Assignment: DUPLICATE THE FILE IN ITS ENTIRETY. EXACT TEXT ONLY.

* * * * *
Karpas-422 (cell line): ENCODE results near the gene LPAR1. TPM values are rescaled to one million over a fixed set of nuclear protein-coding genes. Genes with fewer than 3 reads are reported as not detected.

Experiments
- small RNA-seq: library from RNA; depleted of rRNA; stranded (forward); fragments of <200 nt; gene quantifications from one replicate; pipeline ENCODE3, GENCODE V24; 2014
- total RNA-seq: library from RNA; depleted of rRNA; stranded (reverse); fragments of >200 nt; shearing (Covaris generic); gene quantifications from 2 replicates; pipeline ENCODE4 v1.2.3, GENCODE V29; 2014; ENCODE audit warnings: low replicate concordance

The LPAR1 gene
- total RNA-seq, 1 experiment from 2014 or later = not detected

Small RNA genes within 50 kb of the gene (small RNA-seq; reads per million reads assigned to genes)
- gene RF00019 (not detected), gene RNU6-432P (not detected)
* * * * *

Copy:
Karpas-422 (cell line): ENCODE results near the gene LPAR1. TPM values are rescaled to one million over a fixed set of nuclear protein-coding genes. Genes with fewer than 3 reads are reported as not detected.

Experiments
- small RNA-seq: library from RNA; depleted of rRNA; stranded (forward); fragments of <200 nt; gene quantifications from one replicate; pipeline ENCODE3, GENCODE V24; 2014
- total RNA-seq: library from RNA; depleted of rRNA; stranded (reverse); fragments of >200 nt; shearing (Covaris generic); gene quantifications from 2 replicates; pipeline ENCODE4 v1.2.3, GENCODE V29; 2014; ENCODE audit warnings: low replicate concordance

The LPAR1 gene
- total RNA-seq, 1 experiment from 2014 or later = not detected

Small RNA genes within 50 kb of the gene (small RNA-seq; reads per million reads assigned to genes)
- gene RF00019 (not detected), gene RNU6-432P (not detected)